Feature selection for classification of blazars

Uemura, M., Abe, T., Yamada, Y., and Ikeda, S., “Feature selection for classification of blazars based on optical photometric and polarimetric time-series data”, PASJ, 72, 74, 2020

We investigated the differences of two sub-types of blazars, FSRQs, and BL Lac objects, in the variability. We characterize the variability using the Ornstein–Uhlenbeck (OU) process, and search for the features that are discriminative for the two subtypes. We used optical photometric and polarimetric data obtained with the 1.5 m Kanata telescope for 2008–2014. We found that four features, namely the variation amplitude, characteristic timescale, and non-stationarity of the variability obtained from the light curves and the median of the degree of polarization (PD), are essential for distinguishing between FSRQs and BL Lac objects. The characteristics of the variability imply that the nature of the variation in the jets is common in FSRQs and BL Lac objects. We found that BL Lac objects tend to have high PD medians, which suggests that they have a stable polarization component. FSRQs have no such component, possibly because of a strong Compton cooling effect in sub-parsec-scale jets.

Degeneracy of the SED Model of the blazar Mrk 421

Yamada, Y.,  Uemura, M.,  Itoh, R.,  Fukazawa, Y.,  Ohno, M., and Imazato, F., “Variations of the physical parameters of the blazar Mrk 421 based on analysis of the spectral energy distributions”, PASJ, 72, 42, 2020

The MCMC code for the SSC model optimization to the SED data is available at the project page of yysscfit

We report on the variations of the physical parameters of the jet observed in the blazar Mrk 421, and discuss the origin of X-ray flares in the jet, based on analysis of several spectral energy distributions (SEDs). The SEDs are modeled using the one-zone synchrotron self-Compton model, its parameters determined using a Markov chain Monte Carlo method. The lack of data at TeV energies means many of the parameters cannot be uniquely determined and are correlated. These are studied in detail. We find that the optimal solution can be uniquely determined only when we apply a constraint to one of four parameters: the magnetic field, the Doppler factor, the size of the emitting region, and the normalization factor of the electron energy distribution. The result of our SED analysis suggests that, in the X-ray faint state, the emission occurs in a relatively small area with a relatively strong magnetic field. The X-ray bright state shows a tendency opposite to that of the faint state. The presence of two kinds of emitting areas implies that the one-zone model is unsuitable for reproducing at least part of the observed SEDs.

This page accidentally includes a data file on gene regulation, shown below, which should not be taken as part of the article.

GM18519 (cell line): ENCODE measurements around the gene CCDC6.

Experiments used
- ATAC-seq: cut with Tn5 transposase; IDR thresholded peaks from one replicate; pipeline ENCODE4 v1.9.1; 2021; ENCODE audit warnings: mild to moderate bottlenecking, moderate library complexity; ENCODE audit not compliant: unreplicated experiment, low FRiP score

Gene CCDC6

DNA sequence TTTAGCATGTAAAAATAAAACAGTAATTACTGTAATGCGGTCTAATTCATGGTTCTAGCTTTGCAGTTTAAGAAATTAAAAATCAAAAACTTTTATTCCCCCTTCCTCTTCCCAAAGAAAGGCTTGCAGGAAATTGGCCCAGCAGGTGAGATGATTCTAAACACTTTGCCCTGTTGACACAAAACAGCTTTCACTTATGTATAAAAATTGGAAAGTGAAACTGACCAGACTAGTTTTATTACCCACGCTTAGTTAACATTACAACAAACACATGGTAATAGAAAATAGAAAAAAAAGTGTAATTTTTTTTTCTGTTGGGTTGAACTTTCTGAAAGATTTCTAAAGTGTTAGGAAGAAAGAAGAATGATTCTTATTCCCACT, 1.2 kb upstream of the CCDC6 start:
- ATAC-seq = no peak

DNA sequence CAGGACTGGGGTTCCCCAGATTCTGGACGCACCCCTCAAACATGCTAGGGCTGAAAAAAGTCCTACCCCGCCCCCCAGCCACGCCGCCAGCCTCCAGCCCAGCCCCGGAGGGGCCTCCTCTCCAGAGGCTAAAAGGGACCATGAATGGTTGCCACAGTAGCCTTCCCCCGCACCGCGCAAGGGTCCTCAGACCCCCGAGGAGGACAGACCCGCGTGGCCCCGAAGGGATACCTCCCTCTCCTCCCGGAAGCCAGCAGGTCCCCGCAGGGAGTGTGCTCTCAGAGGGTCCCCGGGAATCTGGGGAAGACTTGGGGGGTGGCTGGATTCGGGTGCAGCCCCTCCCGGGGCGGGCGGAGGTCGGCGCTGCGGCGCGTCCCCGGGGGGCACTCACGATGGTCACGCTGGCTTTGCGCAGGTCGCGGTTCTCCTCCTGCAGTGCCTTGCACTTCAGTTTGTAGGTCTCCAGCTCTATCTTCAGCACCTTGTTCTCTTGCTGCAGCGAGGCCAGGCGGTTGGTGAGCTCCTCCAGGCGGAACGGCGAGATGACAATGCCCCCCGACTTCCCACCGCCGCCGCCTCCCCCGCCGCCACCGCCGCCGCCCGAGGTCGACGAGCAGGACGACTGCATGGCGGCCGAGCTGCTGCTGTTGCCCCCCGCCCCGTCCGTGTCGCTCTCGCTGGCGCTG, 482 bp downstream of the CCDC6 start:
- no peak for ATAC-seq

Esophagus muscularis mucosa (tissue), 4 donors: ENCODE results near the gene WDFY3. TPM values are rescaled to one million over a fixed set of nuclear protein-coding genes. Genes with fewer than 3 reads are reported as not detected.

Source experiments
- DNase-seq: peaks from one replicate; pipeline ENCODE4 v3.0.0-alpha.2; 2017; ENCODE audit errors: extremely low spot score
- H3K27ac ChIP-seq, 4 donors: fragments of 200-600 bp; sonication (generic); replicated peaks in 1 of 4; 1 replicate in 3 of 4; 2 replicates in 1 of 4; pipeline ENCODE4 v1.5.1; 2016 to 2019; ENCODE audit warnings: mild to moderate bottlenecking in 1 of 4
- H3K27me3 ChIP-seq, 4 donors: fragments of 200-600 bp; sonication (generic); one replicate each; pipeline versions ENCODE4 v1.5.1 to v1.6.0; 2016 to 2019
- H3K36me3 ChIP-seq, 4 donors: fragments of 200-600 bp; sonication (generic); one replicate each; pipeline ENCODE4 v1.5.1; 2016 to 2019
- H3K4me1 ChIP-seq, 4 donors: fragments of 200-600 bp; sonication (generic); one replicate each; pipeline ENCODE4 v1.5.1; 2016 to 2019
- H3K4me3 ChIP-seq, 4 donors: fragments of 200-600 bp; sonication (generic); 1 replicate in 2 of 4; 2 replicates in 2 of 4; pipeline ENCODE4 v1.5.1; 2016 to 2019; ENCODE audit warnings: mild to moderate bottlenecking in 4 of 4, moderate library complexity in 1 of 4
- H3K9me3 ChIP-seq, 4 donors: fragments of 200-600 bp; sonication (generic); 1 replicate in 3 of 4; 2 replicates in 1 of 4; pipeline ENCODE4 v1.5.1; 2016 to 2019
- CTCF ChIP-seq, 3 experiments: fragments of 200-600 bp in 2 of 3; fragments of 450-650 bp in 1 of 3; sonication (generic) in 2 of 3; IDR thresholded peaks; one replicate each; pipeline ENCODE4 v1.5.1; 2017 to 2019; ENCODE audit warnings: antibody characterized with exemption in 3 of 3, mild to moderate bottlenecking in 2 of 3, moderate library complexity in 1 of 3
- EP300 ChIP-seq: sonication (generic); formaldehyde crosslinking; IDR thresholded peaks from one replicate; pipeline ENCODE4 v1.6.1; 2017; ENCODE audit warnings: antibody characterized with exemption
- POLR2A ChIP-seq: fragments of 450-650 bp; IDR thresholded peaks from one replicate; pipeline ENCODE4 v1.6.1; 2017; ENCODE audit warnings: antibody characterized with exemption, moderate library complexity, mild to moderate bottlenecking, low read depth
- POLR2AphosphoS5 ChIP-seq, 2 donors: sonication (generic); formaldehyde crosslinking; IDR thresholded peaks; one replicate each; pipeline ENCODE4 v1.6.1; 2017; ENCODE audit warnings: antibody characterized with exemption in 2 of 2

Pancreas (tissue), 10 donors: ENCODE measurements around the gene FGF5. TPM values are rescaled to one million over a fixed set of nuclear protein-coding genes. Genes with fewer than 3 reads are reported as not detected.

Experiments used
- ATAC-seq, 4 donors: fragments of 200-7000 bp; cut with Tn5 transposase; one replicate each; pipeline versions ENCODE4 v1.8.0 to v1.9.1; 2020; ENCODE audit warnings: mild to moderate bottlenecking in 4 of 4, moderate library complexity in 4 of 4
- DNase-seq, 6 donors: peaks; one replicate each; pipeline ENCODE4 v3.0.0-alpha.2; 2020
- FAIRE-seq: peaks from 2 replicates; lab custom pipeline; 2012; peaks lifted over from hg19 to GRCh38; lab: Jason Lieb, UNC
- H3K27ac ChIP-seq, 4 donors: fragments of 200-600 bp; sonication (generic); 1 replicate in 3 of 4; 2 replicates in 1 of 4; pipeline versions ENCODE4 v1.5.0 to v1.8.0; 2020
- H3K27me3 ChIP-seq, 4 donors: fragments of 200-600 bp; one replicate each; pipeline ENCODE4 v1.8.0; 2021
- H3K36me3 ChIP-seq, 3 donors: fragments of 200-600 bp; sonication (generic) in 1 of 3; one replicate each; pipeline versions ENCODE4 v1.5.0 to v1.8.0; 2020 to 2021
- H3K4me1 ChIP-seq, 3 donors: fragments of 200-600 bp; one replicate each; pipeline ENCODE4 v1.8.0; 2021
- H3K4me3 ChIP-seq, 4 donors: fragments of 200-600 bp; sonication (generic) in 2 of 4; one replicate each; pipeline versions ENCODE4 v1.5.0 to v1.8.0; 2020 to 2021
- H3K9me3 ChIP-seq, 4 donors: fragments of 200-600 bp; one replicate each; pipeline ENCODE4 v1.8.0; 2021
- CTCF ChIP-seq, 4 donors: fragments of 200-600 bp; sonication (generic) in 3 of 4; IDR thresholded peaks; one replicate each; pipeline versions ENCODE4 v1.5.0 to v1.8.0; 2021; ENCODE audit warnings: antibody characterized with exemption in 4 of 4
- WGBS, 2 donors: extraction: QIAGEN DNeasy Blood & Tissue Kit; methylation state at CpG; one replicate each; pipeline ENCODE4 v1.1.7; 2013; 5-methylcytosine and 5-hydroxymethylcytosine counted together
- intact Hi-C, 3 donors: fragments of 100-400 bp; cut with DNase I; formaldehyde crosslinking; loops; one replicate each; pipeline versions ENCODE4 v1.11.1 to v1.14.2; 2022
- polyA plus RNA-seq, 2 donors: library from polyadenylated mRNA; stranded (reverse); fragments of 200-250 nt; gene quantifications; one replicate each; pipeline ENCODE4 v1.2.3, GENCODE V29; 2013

Optical polarization variations in the blazar PKS 1749+096

Uemura, M., Itoh, R., Liodakis, I., Blinov, D., Nakayama, M., Xu, L., Sawada, N., Wu, H.-Y., and Fujishiro, I., “Optical polarization variations in the blazar PKS 1749+096”, PASJ, 69, 96, 2017

We report on the variation in the optical polarization of the blazar PKS 1749+096. The object favors a polarization angle (PA) of 40°-50° at the flare maxima, which is close to the position angle of the jet (20°-40°). Three clear polarization rotations were detected in the negative PA direction associated with flares. The light-curve maxima of the flares possibly tended to lag behind the PD maxima and color-index minima. We propose a scenario to explain these observational features, where transverse shocks propagate along curved trajectories. The favored PA at the flare maxima suggests that the observed variations were governed by the variations in the Doppler factor, δ. Based on this scenario, the minimum viewing angle of the source, θ _min = 4.8°-6.6°, and the location of the source, Δr ≳ 0.1 pc, from the central black hole were estimated. The combined effect of the variation in δ and acceleration/cooling of electrons is probably responsible for the observed diversity of the polarization variations in the flares.

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